Khulumani Expresses Concern about the Potential of the Traditional Courts Bill to Undermine the Right of Access to Effective Justice of Nearly 17 million Rural South Africans: The Importance of Khulumani’s Access to Information Programme
In April 2011, the Traditional Courts Bill was referred to the National Council of Provinces by the .ANC Study Group on Justice. When the Bill was first introduced in the National Assembly in May 2008, the Department of Justice and Constitutional Development argued that the purpose of the Bill was to give South Africans improved “access to justice” by giving proper recognition to the traditional justice system for millions of rural South Africans, in a manner consistent with values in customary law and the Constitution.
The Bill met with much resistance because it was inconsistent with both customary law and the Constitution.
The Bill has been returned to the National Council of Provinces for finalisation without very serious concerns about the Bill in its present form, being raised. The major concerns, as pointed out by the Law, Race and Gender Research Unit in the UCT Faculty of Law, are that consultation on the Bill has been very limited to date and has not involved the substantial participation of the 17 million ordinary South Africans living in rural areas in South Africa; the Bill does not allow for women to appear before these courts or to have effective representation; and the Bill is seen as contradicting current customary law practice where the general community participate and assist in dispute resolution in these courts..
A further concern is the lack of a separation of powers between the legislative and executive powers of chiefs and potential conflicts of interest that could arise when there is no provision for a separation of these powers. The Bill fails to recognise that the bulk of the dispute resolution work in rural areas is conducted in headmen’s courts while the Bill presently under consideration only provides for the recognition and empowerment of chiefs’ courts.
A further concern is the absence of any prescribed process for appeals. This lack would imply a failure of due legal process for individuals appearing before traditional courts. Finally, concern is expressed that traditional leaders are empowered to deprive a person of customary benefits, whether land rights or community membership, without recourse to any system of appeal. This would appear to present an unjustified threat to rural people’s security of tenure.
Other points raised in this analysis of the Bill are that:
* the Bill establishes a separate legal regime for those living within the boundaries of the former Bantustans / homelands in which traditional leaders are empowered to single-handedly (without recourse to a structure of appeal authorities, for example) make and apply customary law on wide-ranging issues in cases before their courts;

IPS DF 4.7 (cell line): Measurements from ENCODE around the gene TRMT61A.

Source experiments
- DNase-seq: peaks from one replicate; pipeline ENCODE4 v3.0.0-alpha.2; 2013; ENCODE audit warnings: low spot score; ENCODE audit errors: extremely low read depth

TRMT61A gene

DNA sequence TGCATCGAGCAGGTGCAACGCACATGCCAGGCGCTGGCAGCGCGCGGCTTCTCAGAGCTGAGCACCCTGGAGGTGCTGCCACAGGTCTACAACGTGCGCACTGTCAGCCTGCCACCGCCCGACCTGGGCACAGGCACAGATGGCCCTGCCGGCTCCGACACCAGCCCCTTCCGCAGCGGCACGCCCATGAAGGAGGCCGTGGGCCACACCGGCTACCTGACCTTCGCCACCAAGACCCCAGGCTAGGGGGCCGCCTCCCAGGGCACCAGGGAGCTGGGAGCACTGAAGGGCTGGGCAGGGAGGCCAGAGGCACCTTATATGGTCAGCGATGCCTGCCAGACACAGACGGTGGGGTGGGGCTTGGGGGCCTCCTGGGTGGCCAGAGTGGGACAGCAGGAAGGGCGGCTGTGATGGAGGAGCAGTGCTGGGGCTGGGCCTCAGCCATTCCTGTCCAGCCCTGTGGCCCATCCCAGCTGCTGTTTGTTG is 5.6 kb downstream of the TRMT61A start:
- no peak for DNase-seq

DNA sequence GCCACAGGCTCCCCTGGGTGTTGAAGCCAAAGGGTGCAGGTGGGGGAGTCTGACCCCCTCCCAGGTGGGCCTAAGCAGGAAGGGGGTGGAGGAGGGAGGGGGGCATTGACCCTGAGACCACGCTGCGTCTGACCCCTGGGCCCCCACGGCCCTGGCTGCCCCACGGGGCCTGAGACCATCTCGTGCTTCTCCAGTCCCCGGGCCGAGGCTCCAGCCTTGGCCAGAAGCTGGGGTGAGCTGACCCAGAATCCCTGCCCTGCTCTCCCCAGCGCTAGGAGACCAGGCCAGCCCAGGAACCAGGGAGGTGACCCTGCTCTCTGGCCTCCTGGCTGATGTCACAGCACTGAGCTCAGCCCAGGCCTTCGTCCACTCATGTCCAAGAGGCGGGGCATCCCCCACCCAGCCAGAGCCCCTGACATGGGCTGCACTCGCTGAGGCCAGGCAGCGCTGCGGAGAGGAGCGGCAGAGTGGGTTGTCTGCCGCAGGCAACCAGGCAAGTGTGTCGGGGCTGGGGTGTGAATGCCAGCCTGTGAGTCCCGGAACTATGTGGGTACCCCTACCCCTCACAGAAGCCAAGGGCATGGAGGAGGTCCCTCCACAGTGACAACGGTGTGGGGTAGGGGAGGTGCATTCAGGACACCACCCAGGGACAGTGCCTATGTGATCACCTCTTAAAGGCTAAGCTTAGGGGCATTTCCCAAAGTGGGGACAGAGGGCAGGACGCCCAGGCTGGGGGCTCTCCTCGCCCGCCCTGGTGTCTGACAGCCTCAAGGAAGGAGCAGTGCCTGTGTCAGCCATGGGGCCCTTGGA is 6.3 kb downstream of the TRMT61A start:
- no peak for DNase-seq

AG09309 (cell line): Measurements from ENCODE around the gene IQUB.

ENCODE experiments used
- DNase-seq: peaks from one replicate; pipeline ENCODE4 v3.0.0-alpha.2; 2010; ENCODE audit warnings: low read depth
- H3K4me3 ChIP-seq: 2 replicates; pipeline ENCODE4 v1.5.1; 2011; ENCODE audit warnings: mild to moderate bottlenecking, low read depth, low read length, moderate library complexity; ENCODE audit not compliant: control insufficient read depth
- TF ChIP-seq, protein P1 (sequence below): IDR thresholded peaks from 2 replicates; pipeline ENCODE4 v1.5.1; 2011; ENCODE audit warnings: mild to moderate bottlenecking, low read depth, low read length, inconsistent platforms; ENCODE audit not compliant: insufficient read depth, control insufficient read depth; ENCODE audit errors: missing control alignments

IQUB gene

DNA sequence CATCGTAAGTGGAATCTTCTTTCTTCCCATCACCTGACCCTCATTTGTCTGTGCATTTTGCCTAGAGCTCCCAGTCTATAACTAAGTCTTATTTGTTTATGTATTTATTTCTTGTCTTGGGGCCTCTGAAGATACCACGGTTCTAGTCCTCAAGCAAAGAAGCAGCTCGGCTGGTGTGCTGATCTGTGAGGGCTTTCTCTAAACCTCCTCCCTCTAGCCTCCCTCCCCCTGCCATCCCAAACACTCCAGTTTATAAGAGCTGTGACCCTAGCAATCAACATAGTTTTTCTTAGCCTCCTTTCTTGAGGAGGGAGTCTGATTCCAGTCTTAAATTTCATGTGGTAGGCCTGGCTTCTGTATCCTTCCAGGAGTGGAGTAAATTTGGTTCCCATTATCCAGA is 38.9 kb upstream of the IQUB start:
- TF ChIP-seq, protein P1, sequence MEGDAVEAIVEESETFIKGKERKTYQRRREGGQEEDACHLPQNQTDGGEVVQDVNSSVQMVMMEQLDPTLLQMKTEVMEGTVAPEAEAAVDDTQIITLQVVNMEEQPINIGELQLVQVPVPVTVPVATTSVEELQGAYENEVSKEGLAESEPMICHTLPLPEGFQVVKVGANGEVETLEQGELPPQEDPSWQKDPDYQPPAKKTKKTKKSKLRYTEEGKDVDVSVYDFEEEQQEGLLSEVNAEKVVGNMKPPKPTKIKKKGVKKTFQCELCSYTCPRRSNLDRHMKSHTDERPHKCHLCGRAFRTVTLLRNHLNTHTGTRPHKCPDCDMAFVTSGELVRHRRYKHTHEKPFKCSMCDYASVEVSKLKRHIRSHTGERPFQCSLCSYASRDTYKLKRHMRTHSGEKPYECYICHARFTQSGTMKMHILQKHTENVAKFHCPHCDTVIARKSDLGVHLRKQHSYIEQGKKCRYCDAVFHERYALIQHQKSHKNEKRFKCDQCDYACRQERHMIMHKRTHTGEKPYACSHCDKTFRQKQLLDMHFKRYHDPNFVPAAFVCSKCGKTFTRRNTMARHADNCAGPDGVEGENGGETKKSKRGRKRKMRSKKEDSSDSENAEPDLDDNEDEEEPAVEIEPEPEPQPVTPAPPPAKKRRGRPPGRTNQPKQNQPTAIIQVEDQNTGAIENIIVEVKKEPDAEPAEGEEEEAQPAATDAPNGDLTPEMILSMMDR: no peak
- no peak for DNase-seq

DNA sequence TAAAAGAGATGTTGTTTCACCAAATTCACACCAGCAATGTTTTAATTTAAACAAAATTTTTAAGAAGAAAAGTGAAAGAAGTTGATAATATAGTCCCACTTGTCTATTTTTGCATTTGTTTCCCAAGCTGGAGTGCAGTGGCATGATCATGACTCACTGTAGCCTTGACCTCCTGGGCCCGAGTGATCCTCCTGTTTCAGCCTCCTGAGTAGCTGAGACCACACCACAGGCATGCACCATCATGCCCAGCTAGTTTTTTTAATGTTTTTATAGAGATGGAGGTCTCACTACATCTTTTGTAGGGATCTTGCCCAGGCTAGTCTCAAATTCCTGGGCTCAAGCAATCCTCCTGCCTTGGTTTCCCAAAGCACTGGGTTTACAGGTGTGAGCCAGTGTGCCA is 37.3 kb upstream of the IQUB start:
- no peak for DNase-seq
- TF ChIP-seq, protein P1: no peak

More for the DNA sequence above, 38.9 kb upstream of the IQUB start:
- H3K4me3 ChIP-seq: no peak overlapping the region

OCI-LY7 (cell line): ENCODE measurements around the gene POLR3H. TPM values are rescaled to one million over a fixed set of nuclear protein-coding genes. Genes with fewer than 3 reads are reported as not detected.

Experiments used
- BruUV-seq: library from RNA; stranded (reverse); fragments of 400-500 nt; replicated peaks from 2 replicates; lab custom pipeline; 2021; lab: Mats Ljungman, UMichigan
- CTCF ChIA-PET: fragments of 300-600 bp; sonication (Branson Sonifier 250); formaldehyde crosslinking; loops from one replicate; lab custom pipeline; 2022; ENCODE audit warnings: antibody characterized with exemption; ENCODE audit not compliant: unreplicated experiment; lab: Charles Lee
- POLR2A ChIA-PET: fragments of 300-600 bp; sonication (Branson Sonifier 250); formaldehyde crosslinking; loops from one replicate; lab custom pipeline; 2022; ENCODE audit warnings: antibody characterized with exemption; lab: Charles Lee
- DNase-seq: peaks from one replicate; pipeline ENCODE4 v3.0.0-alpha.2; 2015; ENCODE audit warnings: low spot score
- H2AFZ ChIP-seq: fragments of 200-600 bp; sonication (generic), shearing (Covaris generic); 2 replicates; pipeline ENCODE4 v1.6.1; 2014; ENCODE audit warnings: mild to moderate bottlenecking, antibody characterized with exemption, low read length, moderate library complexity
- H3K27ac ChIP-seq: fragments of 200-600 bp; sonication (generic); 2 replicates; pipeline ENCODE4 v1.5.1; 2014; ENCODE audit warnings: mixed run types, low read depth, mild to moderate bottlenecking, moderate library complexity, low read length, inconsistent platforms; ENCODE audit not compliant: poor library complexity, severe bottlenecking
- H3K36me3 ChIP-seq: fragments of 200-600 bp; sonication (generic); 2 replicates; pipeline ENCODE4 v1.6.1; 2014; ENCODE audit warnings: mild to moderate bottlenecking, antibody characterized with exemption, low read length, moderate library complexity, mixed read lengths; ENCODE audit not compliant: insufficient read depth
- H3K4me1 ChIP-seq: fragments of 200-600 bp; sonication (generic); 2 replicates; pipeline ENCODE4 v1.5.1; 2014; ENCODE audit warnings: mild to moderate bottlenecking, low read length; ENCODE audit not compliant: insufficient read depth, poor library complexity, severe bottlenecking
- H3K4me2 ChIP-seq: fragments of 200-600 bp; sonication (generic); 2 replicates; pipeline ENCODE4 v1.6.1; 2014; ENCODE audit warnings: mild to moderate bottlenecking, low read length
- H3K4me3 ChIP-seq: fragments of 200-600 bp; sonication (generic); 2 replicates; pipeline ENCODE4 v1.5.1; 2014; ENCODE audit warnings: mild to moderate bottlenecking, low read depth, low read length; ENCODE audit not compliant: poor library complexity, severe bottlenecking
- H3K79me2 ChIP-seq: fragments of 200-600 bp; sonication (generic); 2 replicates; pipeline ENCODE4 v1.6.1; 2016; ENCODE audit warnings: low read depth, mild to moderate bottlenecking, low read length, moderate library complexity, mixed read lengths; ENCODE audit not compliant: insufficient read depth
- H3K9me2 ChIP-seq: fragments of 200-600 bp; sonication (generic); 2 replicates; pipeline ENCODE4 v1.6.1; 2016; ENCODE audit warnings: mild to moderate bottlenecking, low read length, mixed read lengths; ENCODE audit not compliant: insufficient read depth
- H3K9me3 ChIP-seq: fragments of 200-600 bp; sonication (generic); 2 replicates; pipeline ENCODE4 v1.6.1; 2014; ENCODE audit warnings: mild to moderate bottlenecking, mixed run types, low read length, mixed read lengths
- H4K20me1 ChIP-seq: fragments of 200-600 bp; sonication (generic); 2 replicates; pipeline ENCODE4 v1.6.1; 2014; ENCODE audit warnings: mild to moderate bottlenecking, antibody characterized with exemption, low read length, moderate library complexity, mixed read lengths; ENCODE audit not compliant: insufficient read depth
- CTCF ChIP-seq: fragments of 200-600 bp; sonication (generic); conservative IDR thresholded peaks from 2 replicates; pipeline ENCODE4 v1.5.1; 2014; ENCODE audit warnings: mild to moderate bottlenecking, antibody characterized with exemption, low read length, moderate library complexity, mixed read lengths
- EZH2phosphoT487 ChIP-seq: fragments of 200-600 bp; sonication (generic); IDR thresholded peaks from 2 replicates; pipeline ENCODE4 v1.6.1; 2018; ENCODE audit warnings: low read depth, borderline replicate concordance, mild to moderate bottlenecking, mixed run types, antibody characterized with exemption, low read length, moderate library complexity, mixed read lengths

* no one (not even a passer-by) is allowed to opt out of traditional courts and anyone refusing to appear once summoned by a traditional leader is guilty of an offence;
* traditional leaders can impose punishments such as forced labour, loss of customary entitlements (which may include land rights and community membership) and any other order they deem fit without reference to schedules of appropriate sanctions as exist in the ‘regular’ justice system; and
* people (even criminal accused) are not entitled to legal representation before the courts and women are not be guaranteed self-representation and in some instances, may not even be allowed to enter the court space.
These provisions undermine the protection of accused persons that exist in the ‘regular’ justice system and could undermine the rights provided for in the Constitution of the country such as the right to have any dispute resolved by the application of law in a fair public hearing before a court of other independent and impartial tribunal or forum.
The Bill if passed, would be challenged in the Constitutional Court, in respect of its failure to guarantee the provision in its proceedings of fairness, independence and impartiality as well as the rights of arrested, detained and accused persons, as detailed in Articles 34 and 35 of the Bill of Rights. These rights include the rights of accused persons to “choose and to consult with a legal practitioner” and to have a legal practitioner assigned to defend them, “if substantial injustice would otherwise result.” The Bill of Rights also provides for every accused person to a public trial before an ordinary court, to be present when the case is heard (which may not be provided for, for women in the present form of the Bill), to be presumed innocent until otherwise proven, to be able to challenge evidence, not to be convicted for an act that was not an offence under national or international law at the time it was committed, and to have the right to appeal or review by a higher court.
Khulumani is organising to share the information prepared by the Law, Race & Gender Research Unit at the Faculty of Law of the University of Cape Town with its rural members who have been mobilising rural people as defenders of democracy in South Africa.
More information on the Law, Race and Gender Research Unit is available at http://www.lrg.uct.ac.zathe contact details for its Director, Professor Dee Smythe are Tel: 021 650 5680 or 021 650 5906 and Cell 073 381 2821